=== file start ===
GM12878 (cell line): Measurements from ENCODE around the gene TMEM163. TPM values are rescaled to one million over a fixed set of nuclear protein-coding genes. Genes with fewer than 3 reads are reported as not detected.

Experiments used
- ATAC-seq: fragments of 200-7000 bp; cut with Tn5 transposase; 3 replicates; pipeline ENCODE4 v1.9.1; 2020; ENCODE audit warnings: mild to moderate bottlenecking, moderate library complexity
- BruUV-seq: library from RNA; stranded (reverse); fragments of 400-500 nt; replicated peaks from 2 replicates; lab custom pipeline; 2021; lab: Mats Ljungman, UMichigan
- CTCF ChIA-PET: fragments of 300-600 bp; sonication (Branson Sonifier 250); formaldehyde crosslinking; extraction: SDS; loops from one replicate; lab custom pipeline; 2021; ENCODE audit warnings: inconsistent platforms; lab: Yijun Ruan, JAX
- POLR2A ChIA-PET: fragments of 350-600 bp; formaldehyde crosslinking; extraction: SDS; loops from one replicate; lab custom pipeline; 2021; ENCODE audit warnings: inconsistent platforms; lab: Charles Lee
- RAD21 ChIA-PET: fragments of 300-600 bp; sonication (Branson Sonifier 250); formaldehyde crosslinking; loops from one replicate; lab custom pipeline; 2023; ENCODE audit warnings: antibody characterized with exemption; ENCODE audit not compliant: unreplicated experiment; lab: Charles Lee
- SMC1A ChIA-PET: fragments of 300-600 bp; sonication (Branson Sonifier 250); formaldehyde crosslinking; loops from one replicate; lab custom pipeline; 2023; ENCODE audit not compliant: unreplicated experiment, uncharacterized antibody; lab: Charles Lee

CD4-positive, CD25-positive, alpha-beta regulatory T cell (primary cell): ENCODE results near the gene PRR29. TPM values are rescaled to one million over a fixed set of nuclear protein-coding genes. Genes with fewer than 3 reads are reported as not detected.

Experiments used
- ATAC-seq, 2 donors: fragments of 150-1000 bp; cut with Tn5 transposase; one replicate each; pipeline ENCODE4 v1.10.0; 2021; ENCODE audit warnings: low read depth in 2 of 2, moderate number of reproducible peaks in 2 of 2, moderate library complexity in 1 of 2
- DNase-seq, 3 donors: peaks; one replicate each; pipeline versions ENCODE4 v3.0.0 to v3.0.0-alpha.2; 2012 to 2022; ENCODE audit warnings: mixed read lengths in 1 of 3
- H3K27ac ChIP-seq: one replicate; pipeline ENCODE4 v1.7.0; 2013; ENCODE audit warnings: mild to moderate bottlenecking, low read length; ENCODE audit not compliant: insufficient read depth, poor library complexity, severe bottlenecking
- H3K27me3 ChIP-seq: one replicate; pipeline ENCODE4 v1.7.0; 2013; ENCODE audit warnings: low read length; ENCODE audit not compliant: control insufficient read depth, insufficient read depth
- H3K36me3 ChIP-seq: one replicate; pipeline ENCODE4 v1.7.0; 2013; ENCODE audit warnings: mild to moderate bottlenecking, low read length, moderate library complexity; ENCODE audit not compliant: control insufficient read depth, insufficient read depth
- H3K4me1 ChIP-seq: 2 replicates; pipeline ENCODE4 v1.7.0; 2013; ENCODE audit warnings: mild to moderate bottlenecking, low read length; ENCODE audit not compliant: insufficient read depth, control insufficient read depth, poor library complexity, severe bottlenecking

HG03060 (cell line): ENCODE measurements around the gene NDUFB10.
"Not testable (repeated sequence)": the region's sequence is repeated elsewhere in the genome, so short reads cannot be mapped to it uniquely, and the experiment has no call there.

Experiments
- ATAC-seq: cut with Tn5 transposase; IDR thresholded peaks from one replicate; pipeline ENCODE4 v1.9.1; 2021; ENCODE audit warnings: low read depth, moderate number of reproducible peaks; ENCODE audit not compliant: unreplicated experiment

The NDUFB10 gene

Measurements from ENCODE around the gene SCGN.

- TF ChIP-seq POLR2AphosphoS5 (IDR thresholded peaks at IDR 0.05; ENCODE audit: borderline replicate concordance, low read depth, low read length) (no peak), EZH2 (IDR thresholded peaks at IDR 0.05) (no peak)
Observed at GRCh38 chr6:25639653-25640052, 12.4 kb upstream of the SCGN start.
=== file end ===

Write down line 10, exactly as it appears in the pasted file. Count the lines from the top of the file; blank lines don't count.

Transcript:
Experiments used